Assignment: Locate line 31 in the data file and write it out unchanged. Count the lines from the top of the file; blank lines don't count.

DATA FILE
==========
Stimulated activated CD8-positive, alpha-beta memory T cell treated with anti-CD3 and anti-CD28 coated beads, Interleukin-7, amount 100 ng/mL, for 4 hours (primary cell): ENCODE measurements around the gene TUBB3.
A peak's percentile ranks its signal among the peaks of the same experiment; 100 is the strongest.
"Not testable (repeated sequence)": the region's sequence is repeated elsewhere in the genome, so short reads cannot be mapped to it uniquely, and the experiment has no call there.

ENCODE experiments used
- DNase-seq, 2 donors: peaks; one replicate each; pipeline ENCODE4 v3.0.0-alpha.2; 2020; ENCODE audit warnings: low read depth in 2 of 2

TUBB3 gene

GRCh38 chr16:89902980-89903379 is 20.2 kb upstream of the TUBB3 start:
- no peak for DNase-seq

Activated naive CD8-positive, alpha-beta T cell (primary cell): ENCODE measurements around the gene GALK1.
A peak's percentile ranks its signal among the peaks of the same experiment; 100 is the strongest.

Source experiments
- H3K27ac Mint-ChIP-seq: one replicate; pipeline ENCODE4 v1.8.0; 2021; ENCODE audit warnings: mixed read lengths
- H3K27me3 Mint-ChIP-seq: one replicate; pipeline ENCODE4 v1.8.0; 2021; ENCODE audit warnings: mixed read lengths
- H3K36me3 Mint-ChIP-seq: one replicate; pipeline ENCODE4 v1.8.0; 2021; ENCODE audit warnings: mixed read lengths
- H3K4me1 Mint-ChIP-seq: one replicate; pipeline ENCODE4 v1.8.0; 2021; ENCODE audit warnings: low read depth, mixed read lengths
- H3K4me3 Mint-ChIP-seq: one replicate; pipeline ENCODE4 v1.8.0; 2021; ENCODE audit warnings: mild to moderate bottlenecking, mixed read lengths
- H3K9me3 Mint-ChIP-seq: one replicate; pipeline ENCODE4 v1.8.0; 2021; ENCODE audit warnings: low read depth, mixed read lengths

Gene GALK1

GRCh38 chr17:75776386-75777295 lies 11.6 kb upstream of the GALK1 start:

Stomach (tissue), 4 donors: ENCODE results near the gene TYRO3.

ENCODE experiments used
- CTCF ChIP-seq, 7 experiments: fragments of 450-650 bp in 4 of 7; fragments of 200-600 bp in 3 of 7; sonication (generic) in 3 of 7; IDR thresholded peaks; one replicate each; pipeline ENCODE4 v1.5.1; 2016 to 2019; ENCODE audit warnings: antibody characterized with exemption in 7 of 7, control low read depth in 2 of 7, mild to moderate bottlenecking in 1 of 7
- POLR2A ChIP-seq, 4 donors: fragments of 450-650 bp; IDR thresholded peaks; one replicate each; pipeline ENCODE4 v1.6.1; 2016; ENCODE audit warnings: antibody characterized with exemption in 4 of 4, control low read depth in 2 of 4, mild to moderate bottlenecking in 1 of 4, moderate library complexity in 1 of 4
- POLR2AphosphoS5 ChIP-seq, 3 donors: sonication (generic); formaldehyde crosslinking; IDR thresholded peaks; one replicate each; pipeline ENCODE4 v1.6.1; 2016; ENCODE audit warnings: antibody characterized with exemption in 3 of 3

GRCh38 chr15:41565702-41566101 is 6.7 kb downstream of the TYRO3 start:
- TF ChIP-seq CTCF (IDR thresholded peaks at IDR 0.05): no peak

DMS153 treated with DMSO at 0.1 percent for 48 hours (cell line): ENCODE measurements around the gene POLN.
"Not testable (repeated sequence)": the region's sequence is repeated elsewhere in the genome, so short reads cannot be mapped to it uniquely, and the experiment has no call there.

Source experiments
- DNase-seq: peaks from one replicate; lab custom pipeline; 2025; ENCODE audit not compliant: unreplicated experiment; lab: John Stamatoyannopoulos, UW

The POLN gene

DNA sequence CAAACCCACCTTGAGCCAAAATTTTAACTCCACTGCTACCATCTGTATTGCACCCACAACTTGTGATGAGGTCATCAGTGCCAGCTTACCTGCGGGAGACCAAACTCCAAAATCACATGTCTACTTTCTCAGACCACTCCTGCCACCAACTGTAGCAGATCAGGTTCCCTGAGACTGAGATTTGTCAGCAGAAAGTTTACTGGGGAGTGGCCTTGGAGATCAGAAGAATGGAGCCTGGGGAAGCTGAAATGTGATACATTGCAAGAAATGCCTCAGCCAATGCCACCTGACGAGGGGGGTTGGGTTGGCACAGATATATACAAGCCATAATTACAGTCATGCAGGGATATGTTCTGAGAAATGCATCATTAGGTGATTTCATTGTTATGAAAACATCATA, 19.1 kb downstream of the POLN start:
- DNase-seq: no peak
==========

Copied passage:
The POLN gene